Organization is looking forward to next month's ESMO Virtual Congress, at which data for all 3 of our commercial or development stage products will be presented.

We also remain focused on continuing to manage our net cash utilized in operations. As an example of this commitment, even with a modest decline in sales compared to Q1, we reduced our cash burn by 25% in Q2 compared to Q1. And as Dan described, we believe we have sufficient resources today to fund our operations in the early 2022.

With that, I'll be happy to answer any questions you may have.

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Questions and Answers

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Operator [1]

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(Operator Instructions)

Our first question comes from the line of Kennen MacKay of RBC Capital Markets.

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Kennen B. MacKay, RBC Capital Markets, Research Division - MD & Co-Head of US Biotechnology Research [2]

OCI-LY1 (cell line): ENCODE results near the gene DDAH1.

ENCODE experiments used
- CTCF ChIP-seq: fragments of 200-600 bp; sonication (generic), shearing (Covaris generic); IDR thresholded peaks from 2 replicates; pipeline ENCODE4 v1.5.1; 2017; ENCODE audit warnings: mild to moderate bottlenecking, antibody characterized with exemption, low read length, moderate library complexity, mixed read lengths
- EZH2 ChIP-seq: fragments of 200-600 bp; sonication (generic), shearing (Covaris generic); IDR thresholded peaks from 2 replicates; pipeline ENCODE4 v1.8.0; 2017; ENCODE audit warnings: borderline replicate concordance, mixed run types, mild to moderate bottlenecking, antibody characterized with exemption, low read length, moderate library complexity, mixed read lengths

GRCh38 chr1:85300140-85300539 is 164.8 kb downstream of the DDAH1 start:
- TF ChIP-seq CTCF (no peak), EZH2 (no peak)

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Maybe sort of 2 commercial questions. In ovarian, wondering if from your perspective, you do think things are beginning to come back to normal now that sort of a national lockdown has been eased, even if it is a little bit of sort of a voluntary rolling lockdown in various geographies across the country. And then second, in prostate, first off, congrats on the NCCN Category 2A listing, wondering if you can help us understand the current prescribing and reimbursement dynamic. What diagnostic is currently being used to prescribe Rubraca?

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Patrick J. Mahaffy, Clovis Oncology, Inc. - Co-Founder, CEO, President & Executive Director [3]